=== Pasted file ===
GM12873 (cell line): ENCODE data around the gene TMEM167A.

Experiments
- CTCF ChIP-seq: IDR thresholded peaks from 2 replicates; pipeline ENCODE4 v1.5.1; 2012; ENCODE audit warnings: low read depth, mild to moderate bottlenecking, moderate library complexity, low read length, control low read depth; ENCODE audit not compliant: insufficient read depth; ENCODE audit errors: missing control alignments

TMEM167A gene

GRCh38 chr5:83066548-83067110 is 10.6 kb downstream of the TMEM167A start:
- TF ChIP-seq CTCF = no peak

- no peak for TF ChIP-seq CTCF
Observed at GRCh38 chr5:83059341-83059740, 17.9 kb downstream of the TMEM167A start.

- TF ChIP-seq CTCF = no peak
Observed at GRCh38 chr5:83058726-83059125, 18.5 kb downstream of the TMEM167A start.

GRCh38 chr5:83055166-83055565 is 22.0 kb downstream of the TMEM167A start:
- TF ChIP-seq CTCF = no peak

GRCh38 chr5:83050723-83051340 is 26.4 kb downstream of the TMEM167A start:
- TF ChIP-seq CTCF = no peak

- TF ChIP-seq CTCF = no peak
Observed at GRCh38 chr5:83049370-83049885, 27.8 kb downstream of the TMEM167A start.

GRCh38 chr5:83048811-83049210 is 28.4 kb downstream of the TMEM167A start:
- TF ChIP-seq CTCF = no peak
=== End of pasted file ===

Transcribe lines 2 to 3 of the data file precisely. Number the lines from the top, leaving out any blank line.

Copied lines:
Experiments
- CTCF ChIP-seq: IDR thresholded peaks from 2 replicates; pipeline ENCODE4 v1.5.1; 2012; ENCODE audit warnings: low read depth, mild to moderate bottlenecking, moderate library complexity, low read length, control low read depth; ENCODE audit not compliant: insufficient read depth; ENCODE audit errors: missing control alignments